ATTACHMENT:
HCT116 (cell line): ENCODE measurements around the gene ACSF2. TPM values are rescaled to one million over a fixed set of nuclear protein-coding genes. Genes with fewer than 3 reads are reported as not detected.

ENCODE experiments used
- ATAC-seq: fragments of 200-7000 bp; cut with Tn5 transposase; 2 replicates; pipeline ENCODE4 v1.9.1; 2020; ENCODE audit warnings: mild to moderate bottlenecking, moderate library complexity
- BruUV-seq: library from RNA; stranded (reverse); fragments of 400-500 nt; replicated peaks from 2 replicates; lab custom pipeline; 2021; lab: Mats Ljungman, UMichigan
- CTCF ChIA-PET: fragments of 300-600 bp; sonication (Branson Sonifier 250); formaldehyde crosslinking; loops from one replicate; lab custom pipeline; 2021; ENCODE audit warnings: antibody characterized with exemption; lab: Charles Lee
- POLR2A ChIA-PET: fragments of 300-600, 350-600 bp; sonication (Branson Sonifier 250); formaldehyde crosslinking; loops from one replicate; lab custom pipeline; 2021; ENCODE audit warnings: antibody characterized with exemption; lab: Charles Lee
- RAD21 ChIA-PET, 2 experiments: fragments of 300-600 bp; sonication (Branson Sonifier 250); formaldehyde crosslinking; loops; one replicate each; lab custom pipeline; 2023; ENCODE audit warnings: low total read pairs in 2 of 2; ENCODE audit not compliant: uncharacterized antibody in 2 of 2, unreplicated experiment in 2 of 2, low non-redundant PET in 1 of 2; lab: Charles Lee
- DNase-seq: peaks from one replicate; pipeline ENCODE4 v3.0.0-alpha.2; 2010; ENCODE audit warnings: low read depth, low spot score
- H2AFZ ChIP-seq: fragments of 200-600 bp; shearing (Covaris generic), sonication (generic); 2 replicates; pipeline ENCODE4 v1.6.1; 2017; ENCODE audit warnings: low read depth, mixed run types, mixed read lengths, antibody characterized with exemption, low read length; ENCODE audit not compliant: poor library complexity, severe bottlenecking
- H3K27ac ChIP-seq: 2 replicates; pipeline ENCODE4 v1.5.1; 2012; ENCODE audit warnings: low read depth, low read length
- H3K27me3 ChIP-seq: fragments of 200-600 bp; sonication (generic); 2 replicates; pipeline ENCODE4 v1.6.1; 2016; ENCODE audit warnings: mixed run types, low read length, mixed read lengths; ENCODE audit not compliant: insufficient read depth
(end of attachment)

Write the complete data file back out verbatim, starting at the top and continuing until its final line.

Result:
HCT116 (cell line): ENCODE measurements around the gene ACSF2. TPM values are rescaled to one million over a fixed set of nuclear protein-coding genes. Genes with fewer than 3 reads are reported as not detected.

ENCODE experiments used
- ATAC-seq: fragments of 200-7000 bp; cut with Tn5 transposase; 2 replicates; pipeline ENCODE4 v1.9.1; 2020; ENCODE audit warnings: mild to moderate bottlenecking, moderate library complexity
- BruUV-seq: library from RNA; stranded (reverse); fragments of 400-500 nt; replicated peaks from 2 replicates; lab custom pipeline; 2021; lab: Mats Ljungman, UMichigan
- CTCF ChIA-PET: fragments of 300-600 bp; sonication (Branson Sonifier 250); formaldehyde crosslinking; loops from one replicate; lab custom pipeline; 2021; ENCODE audit warnings: antibody characterized with exemption; lab: Charles Lee
- POLR2A ChIA-PET: fragments of 300-600, 350-600 bp; sonication (Branson Sonifier 250); formaldehyde crosslinking; loops from one replicate; lab custom pipeline; 2021; ENCODE audit warnings: antibody characterized with exemption; lab: Charles Lee
- RAD21 ChIA-PET, 2 experiments: fragments of 300-600 bp; sonication (Branson Sonifier 250); formaldehyde crosslinking; loops; one replicate each; lab custom pipeline; 2023; ENCODE audit warnings: low total read pairs in 2 of 2; ENCODE audit not compliant: uncharacterized antibody in 2 of 2, unreplicated experiment in 2 of 2, low non-redundant PET in 1 of 2; lab: Charles Lee
- DNase-seq: peaks from one replicate; pipeline ENCODE4 v3.0.0-alpha.2; 2010; ENCODE audit warnings: low read depth, low spot score
- H2AFZ ChIP-seq: fragments of 200-600 bp; shearing (Covaris generic), sonication (generic); 2 replicates; pipeline ENCODE4 v1.6.1; 2017; ENCODE audit warnings: low read depth, mixed run types, mixed read lengths, antibody characterized with exemption, low read length; ENCODE audit not compliant: poor library complexity, severe bottlenecking
- H3K27ac ChIP-seq: 2 replicates; pipeline ENCODE4 v1.5.1; 2012; ENCODE audit warnings: low read depth, low read length
- H3K27me3 ChIP-seq: fragments of 200-600 bp; sonication (generic); 2 replicates; pipeline ENCODE4 v1.6.1; 2016; ENCODE audit warnings: mixed run types, low read length, mixed read lengths; ENCODE audit not compliant: insufficient read depth